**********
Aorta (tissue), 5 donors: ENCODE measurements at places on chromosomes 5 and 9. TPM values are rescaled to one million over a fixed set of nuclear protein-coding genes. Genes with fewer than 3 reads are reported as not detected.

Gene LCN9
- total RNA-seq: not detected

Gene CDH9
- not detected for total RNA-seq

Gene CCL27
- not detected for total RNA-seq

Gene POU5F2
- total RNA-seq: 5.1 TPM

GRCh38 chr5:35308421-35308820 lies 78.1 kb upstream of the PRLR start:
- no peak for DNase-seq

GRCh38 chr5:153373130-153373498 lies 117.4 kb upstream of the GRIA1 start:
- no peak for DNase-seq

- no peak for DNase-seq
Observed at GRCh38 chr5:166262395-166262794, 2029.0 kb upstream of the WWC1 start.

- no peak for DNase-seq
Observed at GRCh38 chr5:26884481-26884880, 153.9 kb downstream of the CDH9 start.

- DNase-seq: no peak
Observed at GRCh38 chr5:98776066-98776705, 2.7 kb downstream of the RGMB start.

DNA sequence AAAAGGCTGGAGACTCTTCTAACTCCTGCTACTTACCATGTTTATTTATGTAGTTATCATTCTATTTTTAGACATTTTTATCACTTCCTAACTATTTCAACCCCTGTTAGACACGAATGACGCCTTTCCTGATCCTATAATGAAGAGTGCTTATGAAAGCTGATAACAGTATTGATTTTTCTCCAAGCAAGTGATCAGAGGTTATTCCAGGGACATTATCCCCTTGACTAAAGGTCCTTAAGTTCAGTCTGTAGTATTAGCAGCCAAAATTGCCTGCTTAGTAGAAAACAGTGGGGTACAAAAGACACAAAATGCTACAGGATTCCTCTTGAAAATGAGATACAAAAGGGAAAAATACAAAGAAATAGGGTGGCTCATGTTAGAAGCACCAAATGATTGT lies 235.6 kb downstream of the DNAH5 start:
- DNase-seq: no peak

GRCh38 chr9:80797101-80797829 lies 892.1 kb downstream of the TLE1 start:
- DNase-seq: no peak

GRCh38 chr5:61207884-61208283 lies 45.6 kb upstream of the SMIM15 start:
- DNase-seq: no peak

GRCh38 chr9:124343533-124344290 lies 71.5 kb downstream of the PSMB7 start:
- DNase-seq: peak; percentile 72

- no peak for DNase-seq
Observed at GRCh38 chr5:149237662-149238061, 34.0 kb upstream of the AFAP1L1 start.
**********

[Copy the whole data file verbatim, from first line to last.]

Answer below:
Aorta (tissue), 5 donors: ENCODE measurements at places on chromosomes 5 and 9. TPM values are rescaled to one million over a fixed set of nuclear protein-coding genes. Genes with fewer than 3 reads are reported as not detected.

Gene LCN9
- total RNA-seq: not detected

Gene CDH9
- not detected for total RNA-seq

Gene CCL27
- not detected for total RNA-seq

Gene POU5F2
- total RNA-seq: 5.1 TPM

GRCh38 chr5:35308421-35308820 lies 78.1 kb upstream of the PRLR start:
- no peak for DNase-seq

GRCh38 chr5:153373130-153373498 lies 117.4 kb upstream of the GRIA1 start:
- no peak for DNase-seq

- no peak for DNase-seq
Observed at GRCh38 chr5:166262395-166262794, 2029.0 kb upstream of the WWC1 start.

- no peak for DNase-seq
Observed at GRCh38 chr5:26884481-26884880, 153.9 kb downstream of the CDH9 start.

- DNase-seq: no peak
Observed at GRCh38 chr5:98776066-98776705, 2.7 kb downstream of the RGMB start.

DNA sequence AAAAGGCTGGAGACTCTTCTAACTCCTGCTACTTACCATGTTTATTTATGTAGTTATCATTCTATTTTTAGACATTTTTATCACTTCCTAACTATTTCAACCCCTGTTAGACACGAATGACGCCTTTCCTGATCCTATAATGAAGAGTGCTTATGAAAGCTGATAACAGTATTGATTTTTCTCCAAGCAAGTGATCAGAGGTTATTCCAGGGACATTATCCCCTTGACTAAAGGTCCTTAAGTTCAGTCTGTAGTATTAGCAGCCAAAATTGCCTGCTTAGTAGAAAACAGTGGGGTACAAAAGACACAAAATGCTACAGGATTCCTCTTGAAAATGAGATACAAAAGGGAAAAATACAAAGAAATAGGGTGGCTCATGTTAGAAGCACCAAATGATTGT lies 235.6 kb downstream of the DNAH5 start:
- DNase-seq: no peak

GRCh38 chr9:80797101-80797829 lies 892.1 kb downstream of the TLE1 start:
- DNase-seq: no peak

GRCh38 chr5:61207884-61208283 lies 45.6 kb upstream of the SMIM15 start:
- DNase-seq: no peak

GRCh38 chr9:124343533-124344290 lies 71.5 kb downstream of the PSMB7 start:
- DNase-seq: peak; percentile 72

- no peak for DNase-seq
Observed at GRCh38 chr5:149237662-149238061, 34.0 kb upstream of the AFAP1L1 start.